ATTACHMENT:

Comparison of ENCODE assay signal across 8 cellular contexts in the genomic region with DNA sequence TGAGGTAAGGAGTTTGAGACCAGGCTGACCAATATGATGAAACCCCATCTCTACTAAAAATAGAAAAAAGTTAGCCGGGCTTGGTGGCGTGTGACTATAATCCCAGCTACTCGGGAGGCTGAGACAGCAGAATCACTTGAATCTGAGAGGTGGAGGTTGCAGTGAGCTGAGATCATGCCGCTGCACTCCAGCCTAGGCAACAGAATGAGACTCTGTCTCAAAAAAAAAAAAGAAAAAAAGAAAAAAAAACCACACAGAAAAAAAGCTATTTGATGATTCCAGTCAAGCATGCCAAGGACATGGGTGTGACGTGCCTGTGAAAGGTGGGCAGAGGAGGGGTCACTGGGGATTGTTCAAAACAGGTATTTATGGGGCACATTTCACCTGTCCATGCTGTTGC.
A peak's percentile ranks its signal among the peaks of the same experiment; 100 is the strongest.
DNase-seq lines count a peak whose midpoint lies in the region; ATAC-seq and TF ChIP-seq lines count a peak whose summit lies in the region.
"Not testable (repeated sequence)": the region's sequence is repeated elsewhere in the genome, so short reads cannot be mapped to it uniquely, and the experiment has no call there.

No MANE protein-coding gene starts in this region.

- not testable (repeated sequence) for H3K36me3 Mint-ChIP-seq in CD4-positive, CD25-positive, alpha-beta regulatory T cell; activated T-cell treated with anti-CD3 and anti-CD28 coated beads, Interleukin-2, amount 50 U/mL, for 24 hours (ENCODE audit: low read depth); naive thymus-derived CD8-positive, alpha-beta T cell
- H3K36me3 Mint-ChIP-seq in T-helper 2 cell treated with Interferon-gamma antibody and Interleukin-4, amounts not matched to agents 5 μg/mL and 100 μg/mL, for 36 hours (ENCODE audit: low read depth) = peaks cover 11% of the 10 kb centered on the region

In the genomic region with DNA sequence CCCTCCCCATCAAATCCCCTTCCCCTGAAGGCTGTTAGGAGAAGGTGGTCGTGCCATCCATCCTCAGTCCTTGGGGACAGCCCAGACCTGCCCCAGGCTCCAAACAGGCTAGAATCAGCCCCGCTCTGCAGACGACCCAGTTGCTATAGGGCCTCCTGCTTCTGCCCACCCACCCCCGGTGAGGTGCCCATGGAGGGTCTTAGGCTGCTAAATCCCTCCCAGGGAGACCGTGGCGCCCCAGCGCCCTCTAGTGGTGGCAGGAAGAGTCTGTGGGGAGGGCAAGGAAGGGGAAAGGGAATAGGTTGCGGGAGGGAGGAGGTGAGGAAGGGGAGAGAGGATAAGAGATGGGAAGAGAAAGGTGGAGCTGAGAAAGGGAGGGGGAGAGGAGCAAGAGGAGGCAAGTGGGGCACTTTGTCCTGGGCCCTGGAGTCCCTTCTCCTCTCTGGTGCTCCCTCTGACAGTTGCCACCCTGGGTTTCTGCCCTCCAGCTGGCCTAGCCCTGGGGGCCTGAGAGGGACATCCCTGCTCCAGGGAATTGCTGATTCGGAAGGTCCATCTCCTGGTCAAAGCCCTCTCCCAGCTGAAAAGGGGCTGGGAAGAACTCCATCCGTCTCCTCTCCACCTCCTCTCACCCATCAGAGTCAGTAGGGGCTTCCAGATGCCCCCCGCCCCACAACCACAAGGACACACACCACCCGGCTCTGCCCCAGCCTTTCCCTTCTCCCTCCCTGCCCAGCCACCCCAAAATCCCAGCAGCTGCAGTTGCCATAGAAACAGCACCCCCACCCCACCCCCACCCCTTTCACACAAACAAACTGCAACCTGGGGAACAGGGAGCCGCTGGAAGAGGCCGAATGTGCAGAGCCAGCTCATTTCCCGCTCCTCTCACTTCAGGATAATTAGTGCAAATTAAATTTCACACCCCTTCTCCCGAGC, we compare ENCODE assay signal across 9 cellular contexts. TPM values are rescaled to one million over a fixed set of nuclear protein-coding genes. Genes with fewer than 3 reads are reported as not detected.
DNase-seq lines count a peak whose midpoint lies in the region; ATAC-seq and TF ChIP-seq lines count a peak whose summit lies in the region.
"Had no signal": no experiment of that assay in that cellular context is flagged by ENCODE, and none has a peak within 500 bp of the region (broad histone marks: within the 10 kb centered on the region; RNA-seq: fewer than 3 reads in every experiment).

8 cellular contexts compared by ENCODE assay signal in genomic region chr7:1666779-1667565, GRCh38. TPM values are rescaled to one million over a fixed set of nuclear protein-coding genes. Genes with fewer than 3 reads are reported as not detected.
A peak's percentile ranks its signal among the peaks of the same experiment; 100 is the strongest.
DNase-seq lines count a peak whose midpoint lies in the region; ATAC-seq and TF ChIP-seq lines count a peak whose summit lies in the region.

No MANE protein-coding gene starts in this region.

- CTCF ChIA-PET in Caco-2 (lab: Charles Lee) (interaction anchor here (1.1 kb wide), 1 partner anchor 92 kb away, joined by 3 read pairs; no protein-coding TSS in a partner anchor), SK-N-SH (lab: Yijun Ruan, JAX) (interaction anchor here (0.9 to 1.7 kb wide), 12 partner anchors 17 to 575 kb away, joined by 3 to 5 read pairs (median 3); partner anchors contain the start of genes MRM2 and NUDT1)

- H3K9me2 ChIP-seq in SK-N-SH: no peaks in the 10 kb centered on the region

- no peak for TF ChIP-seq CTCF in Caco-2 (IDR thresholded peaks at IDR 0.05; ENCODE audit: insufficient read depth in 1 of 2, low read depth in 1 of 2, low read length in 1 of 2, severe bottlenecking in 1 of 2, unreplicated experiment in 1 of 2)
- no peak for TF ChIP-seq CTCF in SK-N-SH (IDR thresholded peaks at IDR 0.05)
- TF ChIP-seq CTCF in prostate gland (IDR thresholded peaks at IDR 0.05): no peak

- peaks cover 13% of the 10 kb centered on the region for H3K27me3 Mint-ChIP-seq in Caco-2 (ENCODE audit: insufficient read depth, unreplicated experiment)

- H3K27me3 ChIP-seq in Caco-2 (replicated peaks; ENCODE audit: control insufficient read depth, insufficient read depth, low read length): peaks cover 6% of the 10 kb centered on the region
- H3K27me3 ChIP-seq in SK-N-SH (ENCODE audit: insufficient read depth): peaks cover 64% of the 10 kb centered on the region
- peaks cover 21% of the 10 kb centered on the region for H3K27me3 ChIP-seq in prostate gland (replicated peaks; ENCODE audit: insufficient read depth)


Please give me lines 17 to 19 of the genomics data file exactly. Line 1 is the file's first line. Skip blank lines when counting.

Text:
- no peak for TF ChIP-seq CTCF in Caco-2 (IDR thresholded peaks at IDR 0.05; ENCODE audit: insufficient read depth in 1 of 2, low read depth in 1 of 2, low read length in 1 of 2, severe bottlenecking in 1 of 2, unreplicated experiment in 1 of 2)
- no peak for TF ChIP-seq CTCF in SK-N-SH (IDR thresholded peaks at IDR 0.05)
- TF ChIP-seq CTCF in prostate gland (IDR thresholded peaks at IDR 0.05): no peak